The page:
If you have been trying to sell more printed photographs to clients but have been unsuccessful, consider adopting a new approach — one that takes guesswork out of the equation and allows your customers to easily visualize the beauty of your work — hanging in their home. Whether you are trying to sell canvas gallery wraps or framed photographs, the strategies in this article work the same.
In the past, you’ve most likely relied on your clients’ abilities to “imagine” your photographs hanging on their walls. The problem with this approach is that many people do not possess an imagination vivid enough — or a sense of space and proportion reliable enough — to do that “imagining” effectively or confidently. The resulting lack of “vision” naturally leads to indecision and little or no motivation to buy.
To sell more prints, you’ll need to go above and beyond the call of duty. You’ll need to “fill in the blanks” for them. By employing the following approach, you’ll awaken your clients’ vision, enabling them to confidently commit to their print purchases.
Step 1: The Scene
Option A: Photograph a living room or other interior scene that is clean and elegant and features an empty wall prominently.
Option B: Purchase a photograph of a similar scene at a stock photography site such as iStockPhoto. Here’s one by Shenki.
Step 2: The Template
Now that you have a photograph of a beautiful room with an empty wall, it is time to create a template for prints. I suggest two templates:
Template A: First, I recommend a template for showing canvas prints. This one is very simple because, viewed head-on, it’s not necessary to create the wrapped edges. The easiest way to simulate the floating gallery wrap effect that is so magical is to add a very subtle drop shadow.
Template B: The second template is trickier. To simulate a framed print, you want to create an empty picture frame that is elegant. You could return to your stock photo site and purchase a picture frame template, or find a Photoshop tutorial on how to create your own.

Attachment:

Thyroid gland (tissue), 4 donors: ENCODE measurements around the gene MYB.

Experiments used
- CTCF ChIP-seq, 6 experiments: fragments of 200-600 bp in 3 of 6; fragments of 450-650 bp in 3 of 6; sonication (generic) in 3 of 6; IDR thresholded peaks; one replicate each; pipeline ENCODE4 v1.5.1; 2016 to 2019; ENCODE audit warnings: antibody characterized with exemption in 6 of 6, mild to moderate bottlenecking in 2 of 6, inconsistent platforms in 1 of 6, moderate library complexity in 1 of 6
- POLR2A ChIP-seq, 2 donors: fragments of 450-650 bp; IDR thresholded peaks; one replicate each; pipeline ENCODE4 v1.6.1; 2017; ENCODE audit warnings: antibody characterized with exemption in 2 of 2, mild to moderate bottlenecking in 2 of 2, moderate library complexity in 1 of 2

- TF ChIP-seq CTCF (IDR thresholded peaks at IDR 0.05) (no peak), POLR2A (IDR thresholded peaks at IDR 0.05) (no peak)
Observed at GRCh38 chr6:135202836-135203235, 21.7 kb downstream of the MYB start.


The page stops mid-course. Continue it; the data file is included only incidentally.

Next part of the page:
Somewhere in the template, you can optionally add a price, or text that includes language such as “Want this photograph on your wall?” Even without text, having your client’s photograph hanging on a wall will subliminally make an impact.
Remember, once you have your templates created, you never have to recreate them.
Step 3: The Print
Take your favorite photograph from your client’s session and place it inside of your new template, whether a framed or canvas print. Save the image with the photograph hanging above a couch, for example, and keep it with the session’s photographs that you plan to upload for proofing.
Step 4: Include
Hopefully the proofing solution you are using for your clients has a place where you can insert custom HTML content. Once the gallery is uploaded and ready for viewing, add the new hanging photo image to the top of the proofing gallery, making sure it’s the first thing the client will see when visiting the gallery.
If you don’t have the time or inclination to create your own templates, here’s an alternative approach: There are iPad apps available that can easily create mockups. They’re not cheap, but may offer more versatility than the templates you create on your own.
For example, Shoot And Sell can help take the guesswork out of large sales for photographers by allowing them to show their clients exactly what their images will look like on their own walls, at the right size, all on the iPad in the palm of their hand. The app lets you take a picture from your client’s room and easily make a mockup that they will relate to. There are also in-app purchases available for stock photographs.
As you can see, there are numerous options for creating realistic mockups. Bring the vision to life for your clients. It’s a sure-fire way to sell more prints.
Scott Wyden Kivowitz is a NJ photographer and the Community & Blog Wrangler at Photocrati, developer of WordPress photography themes, teaching other photographers how to increase business with their website.